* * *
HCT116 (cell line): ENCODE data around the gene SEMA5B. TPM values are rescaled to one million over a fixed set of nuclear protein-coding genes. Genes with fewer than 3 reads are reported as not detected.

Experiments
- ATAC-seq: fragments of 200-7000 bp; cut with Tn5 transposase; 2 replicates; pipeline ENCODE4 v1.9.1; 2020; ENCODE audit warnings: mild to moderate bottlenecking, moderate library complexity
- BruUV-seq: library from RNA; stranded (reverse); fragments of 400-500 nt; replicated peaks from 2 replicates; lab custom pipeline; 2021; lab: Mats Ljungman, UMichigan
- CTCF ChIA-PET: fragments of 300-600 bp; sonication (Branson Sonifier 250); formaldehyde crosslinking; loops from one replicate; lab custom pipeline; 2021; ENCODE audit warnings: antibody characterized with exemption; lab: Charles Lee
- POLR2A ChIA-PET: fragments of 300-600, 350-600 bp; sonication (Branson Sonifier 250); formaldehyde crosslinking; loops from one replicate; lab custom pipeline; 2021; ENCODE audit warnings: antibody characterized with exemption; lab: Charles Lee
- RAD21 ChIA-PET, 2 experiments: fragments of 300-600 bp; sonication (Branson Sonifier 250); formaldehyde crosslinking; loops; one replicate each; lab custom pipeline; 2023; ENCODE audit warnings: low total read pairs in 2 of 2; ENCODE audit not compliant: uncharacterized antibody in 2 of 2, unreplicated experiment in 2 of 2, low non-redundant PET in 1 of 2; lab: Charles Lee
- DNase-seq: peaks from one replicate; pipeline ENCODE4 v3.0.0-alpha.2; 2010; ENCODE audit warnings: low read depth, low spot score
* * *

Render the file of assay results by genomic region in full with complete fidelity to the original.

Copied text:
HCT116 (cell line): ENCODE data around the gene SEMA5B. TPM values are rescaled to one million over a fixed set of nuclear protein-coding genes. Genes with fewer than 3 reads are reported as not detected.

Experiments
- ATAC-seq: fragments of 200-7000 bp; cut with Tn5 transposase; 2 replicates; pipeline ENCODE4 v1.9.1; 2020; ENCODE audit warnings: mild to moderate bottlenecking, moderate library complexity
- BruUV-seq: library from RNA; stranded (reverse); fragments of 400-500 nt; replicated peaks from 2 replicates; lab custom pipeline; 2021; lab: Mats Ljungman, UMichigan
- CTCF ChIA-PET: fragments of 300-600 bp; sonication (Branson Sonifier 250); formaldehyde crosslinking; loops from one replicate; lab custom pipeline; 2021; ENCODE audit warnings: antibody characterized with exemption; lab: Charles Lee
- POLR2A ChIA-PET: fragments of 300-600, 350-600 bp; sonication (Branson Sonifier 250); formaldehyde crosslinking; loops from one replicate; lab custom pipeline; 2021; ENCODE audit warnings: antibody characterized with exemption; lab: Charles Lee
- RAD21 ChIA-PET, 2 experiments: fragments of 300-600 bp; sonication (Branson Sonifier 250); formaldehyde crosslinking; loops; one replicate each; lab custom pipeline; 2023; ENCODE audit warnings: low total read pairs in 2 of 2; ENCODE audit not compliant: uncharacterized antibody in 2 of 2, unreplicated experiment in 2 of 2, low non-redundant PET in 1 of 2; lab: Charles Lee
- DNase-seq: peaks from one replicate; pipeline ENCODE4 v3.0.0-alpha.2; 2010; ENCODE audit warnings: low read depth, low spot score